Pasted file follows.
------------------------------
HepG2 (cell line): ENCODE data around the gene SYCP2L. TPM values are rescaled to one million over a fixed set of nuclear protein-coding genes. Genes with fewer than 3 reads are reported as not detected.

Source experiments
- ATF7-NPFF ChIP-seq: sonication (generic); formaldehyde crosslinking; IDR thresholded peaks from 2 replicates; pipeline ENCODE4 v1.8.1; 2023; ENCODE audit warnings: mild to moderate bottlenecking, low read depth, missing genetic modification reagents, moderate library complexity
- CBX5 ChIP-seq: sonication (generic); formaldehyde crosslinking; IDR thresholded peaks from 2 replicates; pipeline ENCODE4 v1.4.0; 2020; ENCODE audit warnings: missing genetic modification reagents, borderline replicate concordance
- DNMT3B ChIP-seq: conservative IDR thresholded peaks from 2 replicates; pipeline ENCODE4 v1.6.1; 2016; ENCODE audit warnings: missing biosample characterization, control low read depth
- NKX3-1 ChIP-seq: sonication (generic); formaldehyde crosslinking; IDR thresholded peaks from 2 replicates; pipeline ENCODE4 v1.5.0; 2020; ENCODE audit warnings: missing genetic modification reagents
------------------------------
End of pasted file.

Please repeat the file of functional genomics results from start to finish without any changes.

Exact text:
HepG2 (cell line): ENCODE data around the gene SYCP2L. TPM values are rescaled to one million over a fixed set of nuclear protein-coding genes. Genes with fewer than 3 reads are reported as not detected.

Source experiments
- ATF7-NPFF ChIP-seq: sonication (generic); formaldehyde crosslinking; IDR thresholded peaks from 2 replicates; pipeline ENCODE4 v1.8.1; 2023; ENCODE audit warnings: mild to moderate bottlenecking, low read depth, missing genetic modification reagents, moderate library complexity
- CBX5 ChIP-seq: sonication (generic); formaldehyde crosslinking; IDR thresholded peaks from 2 replicates; pipeline ENCODE4 v1.4.0; 2020; ENCODE audit warnings: missing genetic modification reagents, borderline replicate concordance
- DNMT3B ChIP-seq: conservative IDR thresholded peaks from 2 replicates; pipeline ENCODE4 v1.6.1; 2016; ENCODE audit warnings: missing biosample characterization, control low read depth
- NKX3-1 ChIP-seq: sonication (generic); formaldehyde crosslinking; IDR thresholded peaks from 2 replicates; pipeline ENCODE4 v1.5.0; 2020; ENCODE audit warnings: missing genetic modification reagents